New Athlone estates to be named after local heroes
On Monday, Leo Quinlan was surprised and delighted to learn that a new estate in Athlone is to be named after his father, who led the Irish troops during the Siege of Jadotville 60 years ago.
"That's lovely. I wasn't aware! That's very kind and thoughtful," he said, when told that a new 10-house estate being developed by the council in the Cornamagh area would be called 'Quinlan Park' in honour of the late Commandant (later Colonel) Pat Quinlan.
Asked how his father would have reacted if he had known a housing estate was to be named after him, Leo laughed and replied: "He would probably say, 'I don't deserve anything like that!' That's the kind of man he was.
"As far as the Quinlan family are concerned, we feel very honoured by this. It's a lovely gesture toward my father."
In addition, it was confirmed this week that a new 24-unit social housing development in Arcadia is being called Greally Park in memory of Hanna Greally, an Athlone native who wrote a memorable book about the 18 years she spent incarcerated in St Loman's psychiatric hospital in Mullingar.
A Westmeath County Council naming committee decided on the names for the two estates. One of the committee members, local historian Gearoid O'Brien, described Pat Quinlan and Hanna Greally as two 'heroes' of his.
He said Ms Greally was "a remarkable woman" whose bestselling book, 'Bird's Nest Soup', was still being reissued 50 years after its initial publication in 1971. The book made a significant and lasting impression and resulted in the author appearing on The Late Late Show.
"Hanna Greally was a gentle soul and a talented writer who endured a horrific experience at the hands of our mental health services," said Gearoid.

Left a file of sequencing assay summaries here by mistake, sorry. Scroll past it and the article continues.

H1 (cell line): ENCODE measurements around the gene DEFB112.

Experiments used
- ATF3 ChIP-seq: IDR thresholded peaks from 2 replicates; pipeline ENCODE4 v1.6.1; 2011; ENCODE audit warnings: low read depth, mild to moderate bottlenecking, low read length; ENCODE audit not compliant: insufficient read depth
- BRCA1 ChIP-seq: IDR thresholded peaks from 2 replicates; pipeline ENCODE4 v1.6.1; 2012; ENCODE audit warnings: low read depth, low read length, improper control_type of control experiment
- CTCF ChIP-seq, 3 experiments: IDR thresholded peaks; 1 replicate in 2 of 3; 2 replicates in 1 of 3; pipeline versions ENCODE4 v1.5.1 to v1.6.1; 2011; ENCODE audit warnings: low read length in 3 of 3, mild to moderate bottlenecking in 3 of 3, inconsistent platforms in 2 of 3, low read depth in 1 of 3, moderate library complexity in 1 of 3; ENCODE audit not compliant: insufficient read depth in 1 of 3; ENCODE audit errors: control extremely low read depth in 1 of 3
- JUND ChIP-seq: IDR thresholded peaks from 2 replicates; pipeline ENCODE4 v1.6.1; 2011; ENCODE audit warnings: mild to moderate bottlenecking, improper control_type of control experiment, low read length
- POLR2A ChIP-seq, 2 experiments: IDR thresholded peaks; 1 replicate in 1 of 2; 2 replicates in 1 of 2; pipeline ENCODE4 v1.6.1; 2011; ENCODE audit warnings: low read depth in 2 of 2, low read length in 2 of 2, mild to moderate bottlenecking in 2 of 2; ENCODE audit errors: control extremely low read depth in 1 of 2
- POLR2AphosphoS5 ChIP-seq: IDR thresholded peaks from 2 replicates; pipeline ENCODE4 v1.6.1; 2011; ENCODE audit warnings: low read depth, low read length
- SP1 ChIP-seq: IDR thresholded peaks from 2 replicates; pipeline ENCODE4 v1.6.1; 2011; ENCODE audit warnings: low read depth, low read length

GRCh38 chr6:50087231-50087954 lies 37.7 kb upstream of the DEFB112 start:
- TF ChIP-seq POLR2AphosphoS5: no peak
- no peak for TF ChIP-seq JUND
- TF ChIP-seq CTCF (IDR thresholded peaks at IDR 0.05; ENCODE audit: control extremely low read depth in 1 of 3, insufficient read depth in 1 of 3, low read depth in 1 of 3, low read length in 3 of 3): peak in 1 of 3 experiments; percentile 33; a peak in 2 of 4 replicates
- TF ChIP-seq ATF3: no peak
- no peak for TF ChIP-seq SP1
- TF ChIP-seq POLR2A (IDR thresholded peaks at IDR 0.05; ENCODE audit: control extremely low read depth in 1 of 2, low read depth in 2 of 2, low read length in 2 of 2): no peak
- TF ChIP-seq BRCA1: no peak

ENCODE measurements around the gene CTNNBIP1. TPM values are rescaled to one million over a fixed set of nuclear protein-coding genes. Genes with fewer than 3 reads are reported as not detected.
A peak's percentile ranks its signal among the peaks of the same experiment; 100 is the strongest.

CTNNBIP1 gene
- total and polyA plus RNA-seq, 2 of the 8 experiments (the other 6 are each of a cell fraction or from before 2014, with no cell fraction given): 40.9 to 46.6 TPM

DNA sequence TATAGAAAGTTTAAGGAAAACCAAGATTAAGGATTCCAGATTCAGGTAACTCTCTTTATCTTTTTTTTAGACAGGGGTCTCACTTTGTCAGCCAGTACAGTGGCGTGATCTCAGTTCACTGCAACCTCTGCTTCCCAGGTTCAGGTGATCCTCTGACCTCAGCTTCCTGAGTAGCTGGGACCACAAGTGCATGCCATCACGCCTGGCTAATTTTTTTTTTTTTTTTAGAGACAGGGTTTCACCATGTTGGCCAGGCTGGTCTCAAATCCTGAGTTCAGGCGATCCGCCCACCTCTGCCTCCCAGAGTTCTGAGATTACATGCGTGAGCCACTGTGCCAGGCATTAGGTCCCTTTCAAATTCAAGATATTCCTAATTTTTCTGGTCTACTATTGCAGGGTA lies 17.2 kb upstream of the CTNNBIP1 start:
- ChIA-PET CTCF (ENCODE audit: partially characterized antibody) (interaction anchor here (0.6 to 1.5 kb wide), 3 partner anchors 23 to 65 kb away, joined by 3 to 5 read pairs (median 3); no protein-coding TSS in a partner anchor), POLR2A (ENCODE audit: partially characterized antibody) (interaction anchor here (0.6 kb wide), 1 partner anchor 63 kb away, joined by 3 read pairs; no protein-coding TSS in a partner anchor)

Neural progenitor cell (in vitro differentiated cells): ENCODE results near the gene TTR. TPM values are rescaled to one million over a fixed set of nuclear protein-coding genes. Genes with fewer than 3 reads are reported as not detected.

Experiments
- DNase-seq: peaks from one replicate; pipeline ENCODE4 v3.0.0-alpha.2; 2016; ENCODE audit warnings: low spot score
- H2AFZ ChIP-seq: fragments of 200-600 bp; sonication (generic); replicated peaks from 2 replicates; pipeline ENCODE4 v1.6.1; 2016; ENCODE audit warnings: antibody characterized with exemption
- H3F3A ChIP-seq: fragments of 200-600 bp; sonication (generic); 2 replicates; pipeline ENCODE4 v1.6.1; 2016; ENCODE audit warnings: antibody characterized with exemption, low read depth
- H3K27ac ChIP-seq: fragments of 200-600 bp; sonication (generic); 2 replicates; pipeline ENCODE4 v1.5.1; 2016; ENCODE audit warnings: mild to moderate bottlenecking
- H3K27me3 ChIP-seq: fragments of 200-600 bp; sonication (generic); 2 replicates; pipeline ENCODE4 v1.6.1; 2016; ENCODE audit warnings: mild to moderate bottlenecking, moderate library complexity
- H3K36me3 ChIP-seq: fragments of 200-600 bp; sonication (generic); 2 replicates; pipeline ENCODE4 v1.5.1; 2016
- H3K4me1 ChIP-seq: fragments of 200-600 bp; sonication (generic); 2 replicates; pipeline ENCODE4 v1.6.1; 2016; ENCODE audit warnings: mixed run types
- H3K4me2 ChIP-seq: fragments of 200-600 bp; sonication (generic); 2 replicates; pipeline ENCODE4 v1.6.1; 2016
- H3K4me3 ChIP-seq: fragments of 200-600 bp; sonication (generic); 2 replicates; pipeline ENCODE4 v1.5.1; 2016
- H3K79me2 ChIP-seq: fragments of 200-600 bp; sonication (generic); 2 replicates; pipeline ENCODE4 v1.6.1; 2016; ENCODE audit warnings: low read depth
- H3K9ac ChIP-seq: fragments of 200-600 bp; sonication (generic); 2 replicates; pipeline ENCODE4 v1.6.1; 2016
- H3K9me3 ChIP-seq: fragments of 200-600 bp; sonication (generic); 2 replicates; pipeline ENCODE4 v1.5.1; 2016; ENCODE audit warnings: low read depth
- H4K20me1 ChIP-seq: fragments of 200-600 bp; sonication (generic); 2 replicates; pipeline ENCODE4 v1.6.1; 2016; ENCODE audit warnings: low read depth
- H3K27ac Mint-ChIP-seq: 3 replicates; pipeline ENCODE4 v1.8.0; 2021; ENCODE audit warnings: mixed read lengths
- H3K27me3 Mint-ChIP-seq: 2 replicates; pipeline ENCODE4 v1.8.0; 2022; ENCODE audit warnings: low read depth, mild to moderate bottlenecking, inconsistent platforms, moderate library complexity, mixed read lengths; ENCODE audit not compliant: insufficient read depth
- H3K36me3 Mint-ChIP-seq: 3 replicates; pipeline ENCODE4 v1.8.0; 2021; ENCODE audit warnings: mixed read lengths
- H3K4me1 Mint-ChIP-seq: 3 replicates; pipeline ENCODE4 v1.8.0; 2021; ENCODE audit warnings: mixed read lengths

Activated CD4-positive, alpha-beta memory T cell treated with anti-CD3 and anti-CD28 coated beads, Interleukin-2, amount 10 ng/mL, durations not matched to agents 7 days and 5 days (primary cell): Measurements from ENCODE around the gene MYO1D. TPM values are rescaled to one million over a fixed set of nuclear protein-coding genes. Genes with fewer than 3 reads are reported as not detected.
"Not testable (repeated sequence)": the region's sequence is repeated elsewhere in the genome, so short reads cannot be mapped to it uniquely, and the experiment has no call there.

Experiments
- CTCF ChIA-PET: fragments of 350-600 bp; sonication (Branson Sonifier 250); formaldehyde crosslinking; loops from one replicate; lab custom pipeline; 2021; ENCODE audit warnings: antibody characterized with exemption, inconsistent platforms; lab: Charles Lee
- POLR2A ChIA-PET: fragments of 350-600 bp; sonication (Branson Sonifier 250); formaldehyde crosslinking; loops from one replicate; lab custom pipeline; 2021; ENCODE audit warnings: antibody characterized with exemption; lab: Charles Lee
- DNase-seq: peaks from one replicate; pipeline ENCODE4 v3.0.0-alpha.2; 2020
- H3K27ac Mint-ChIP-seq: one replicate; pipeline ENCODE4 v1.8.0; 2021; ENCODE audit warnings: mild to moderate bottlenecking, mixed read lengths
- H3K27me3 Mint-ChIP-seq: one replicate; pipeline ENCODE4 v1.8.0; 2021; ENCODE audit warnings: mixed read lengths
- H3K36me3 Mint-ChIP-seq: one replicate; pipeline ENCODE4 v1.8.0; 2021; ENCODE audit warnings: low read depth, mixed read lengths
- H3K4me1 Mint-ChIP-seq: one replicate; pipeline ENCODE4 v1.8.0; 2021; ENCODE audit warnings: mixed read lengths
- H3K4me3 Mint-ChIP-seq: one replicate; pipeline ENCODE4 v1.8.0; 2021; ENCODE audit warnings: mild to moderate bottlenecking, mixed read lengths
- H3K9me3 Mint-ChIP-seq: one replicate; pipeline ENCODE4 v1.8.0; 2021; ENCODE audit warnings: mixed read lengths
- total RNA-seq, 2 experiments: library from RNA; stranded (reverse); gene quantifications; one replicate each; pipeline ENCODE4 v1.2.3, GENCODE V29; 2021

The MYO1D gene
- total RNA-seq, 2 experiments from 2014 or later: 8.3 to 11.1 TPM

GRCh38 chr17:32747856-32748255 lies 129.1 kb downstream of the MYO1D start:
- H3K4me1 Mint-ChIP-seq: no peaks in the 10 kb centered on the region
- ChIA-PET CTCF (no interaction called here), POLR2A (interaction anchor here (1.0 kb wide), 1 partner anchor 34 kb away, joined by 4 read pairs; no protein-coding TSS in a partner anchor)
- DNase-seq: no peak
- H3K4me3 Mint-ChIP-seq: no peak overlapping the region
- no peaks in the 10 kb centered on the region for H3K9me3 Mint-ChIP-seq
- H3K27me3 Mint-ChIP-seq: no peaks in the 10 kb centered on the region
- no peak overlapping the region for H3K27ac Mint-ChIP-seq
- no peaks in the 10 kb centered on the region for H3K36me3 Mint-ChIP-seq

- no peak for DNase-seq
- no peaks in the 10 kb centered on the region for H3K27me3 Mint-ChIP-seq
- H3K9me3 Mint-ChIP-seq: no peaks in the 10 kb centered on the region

"I think that, as an inspirational woman and someone who overcame her mental health issues, she richly deserves to be honoured in her native town."
Ms Greally had been born in the Pearse Street building which is currently home to The Bailey bar (previously Higgins'). After spending two years training as a nurse in the UK, she entered St Loman's for 'a rest' but remained there against her will for almost two decades.
Her book first appeared as a serial in an English newspaper, and proceeds from this helped her to buy ‘Sunny Acre’, a cottage in Roscommon where she lived during the later years of her life. She died in 1987, aged 62.
'Greally Park' is the second phase of Westmeath County Council's social housing development in Arcadia, following last year's completion of 33 units at Esker Park.
It will be located adjacent to Esker Park and Ashdale, and is due to consist of eleven two-bedroom houses and a two/three storey block which would contain nine apartments and four two-bedroom duplexes.
In addition, the council has now gone to tender for the construction of Quinlan Park, which will have ten houses and will be located adjacent to McCormack Park at the Two Mile Road in Athlone.
A decision on the awarding of the construction contract is set to be made by early April.
Cllr Frankie Keena was delighted the new development was being named after the late Comdt Quinlan, a Kerry native who lived in Beech Park, Athlone, for many years and commanded 'A' Company, 35th Battalion, during the Siege of Jadotville in 1961.
"The bravery and heroism of the 150-strong Irish UN battalion during the Siege of Jadotville was unbelievable," said Cllr Keena.
"This year is the 60th anniversary and, even though we are in these pandemic times, it will be marked accordingly as the actions of these brave men will never be forgotten.
"The naming of this new housing development as Quinlan Park will be one of the many ways of always rekindling memories of the heroism of 'A' Company, 35th Battalion."
Cllr Keena said it was intended that the construction of the Quinlan Park development would start this year and be completed in 2022.
"This will be welcome news for people on the housing list," he commented.
When he was contacted by the Westmeath Independent on Monday, Leo Quinlan spoke about the special bond that existed between his father and the soldiers he led during their ordeal in the Congo.
"For years after Jadotville, in Athlone, the relationship between my father and the soldiers of Jadotville was quite amazing. That is not unusual; it happens in many Armies when people have been in action together.
"He was 42 at the time of the Siege of Jadotville, and was particularly close to the soldiers who would have been in Jadotville and were similar to him in age.
"For many years they used to cut turf with him, and bring the turf home to his garage, and my mother would have tea and a dinner ready for them. It was that kind of relationship. He absolutely revered his men," he commented.